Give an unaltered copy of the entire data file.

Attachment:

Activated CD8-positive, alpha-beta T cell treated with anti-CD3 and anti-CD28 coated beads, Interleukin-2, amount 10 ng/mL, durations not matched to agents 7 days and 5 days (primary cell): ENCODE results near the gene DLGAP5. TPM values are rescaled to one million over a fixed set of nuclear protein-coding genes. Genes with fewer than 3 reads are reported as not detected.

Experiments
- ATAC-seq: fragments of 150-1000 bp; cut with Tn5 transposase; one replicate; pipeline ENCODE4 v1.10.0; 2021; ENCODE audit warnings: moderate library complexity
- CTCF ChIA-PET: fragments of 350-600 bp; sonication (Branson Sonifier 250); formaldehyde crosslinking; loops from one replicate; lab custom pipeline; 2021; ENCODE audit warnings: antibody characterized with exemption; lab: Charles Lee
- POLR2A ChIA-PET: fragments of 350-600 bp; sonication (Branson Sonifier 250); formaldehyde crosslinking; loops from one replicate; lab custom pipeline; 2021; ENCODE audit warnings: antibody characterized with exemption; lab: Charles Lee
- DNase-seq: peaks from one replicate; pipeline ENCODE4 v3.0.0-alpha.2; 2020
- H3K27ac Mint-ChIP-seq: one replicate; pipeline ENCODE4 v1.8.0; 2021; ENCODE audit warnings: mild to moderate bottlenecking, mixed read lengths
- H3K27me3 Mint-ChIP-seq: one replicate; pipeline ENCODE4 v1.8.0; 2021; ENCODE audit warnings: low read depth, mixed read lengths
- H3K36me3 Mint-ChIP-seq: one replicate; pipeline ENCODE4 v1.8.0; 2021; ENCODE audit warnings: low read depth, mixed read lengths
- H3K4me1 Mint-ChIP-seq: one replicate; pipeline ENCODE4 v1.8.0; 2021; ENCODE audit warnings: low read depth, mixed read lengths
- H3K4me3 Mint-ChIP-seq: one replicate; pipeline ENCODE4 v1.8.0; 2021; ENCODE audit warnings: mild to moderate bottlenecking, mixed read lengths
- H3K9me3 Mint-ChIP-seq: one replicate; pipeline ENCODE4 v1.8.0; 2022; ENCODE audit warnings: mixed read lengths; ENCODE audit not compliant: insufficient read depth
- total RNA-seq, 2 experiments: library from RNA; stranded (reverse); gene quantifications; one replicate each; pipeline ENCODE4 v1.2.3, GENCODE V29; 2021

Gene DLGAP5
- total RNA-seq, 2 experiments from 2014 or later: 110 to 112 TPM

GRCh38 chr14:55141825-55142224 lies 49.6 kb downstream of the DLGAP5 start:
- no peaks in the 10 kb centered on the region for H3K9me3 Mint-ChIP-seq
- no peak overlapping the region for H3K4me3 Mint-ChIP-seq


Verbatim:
Activated CD8-positive, alpha-beta T cell treated with anti-CD3 and anti-CD28 coated beads, Interleukin-2, amount 10 ng/mL, durations not matched to agents 7 days and 5 days (primary cell): ENCODE results near the gene DLGAP5. TPM values are rescaled to one million over a fixed set of nuclear protein-coding genes. Genes with fewer than 3 reads are reported as not detected.

Experiments
- ATAC-seq: fragments of 150-1000 bp; cut with Tn5 transposase; one replicate; pipeline ENCODE4 v1.10.0; 2021; ENCODE audit warnings: moderate library complexity
- CTCF ChIA-PET: fragments of 350-600 bp; sonication (Branson Sonifier 250); formaldehyde crosslinking; loops from one replicate; lab custom pipeline; 2021; ENCODE audit warnings: antibody characterized with exemption; lab: Charles Lee
- POLR2A ChIA-PET: fragments of 350-600 bp; sonication (Branson Sonifier 250); formaldehyde crosslinking; loops from one replicate; lab custom pipeline; 2021; ENCODE audit warnings: antibody characterized with exemption; lab: Charles Lee
- DNase-seq: peaks from one replicate; pipeline ENCODE4 v3.0.0-alpha.2; 2020
- H3K27ac Mint-ChIP-seq: one replicate; pipeline ENCODE4 v1.8.0; 2021; ENCODE audit warnings: mild to moderate bottlenecking, mixed read lengths
- H3K27me3 Mint-ChIP-seq: one replicate; pipeline ENCODE4 v1.8.0; 2021; ENCODE audit warnings: low read depth, mixed read lengths
- H3K36me3 Mint-ChIP-seq: one replicate; pipeline ENCODE4 v1.8.0; 2021; ENCODE audit warnings: low read depth, mixed read lengths
- H3K4me1 Mint-ChIP-seq: one replicate; pipeline ENCODE4 v1.8.0; 2021; ENCODE audit warnings: low read depth, mixed read lengths
- H3K4me3 Mint-ChIP-seq: one replicate; pipeline ENCODE4 v1.8.0; 2021; ENCODE audit warnings: mild to moderate bottlenecking, mixed read lengths
- H3K9me3 Mint-ChIP-seq: one replicate; pipeline ENCODE4 v1.8.0; 2022; ENCODE audit warnings: mixed read lengths; ENCODE audit not compliant: insufficient read depth
- total RNA-seq, 2 experiments: library from RNA; stranded (reverse); gene quantifications; one replicate each; pipeline ENCODE4 v1.2.3, GENCODE V29; 2021

Gene DLGAP5
- total RNA-seq, 2 experiments from 2014 or later: 110 to 112 TPM

GRCh38 chr14:55141825-55142224 lies 49.6 kb downstream of the DLGAP5 start:
- no peaks in the 10 kb centered on the region for H3K9me3 Mint-ChIP-seq
- no peak overlapping the region for H3K4me3 Mint-ChIP-seq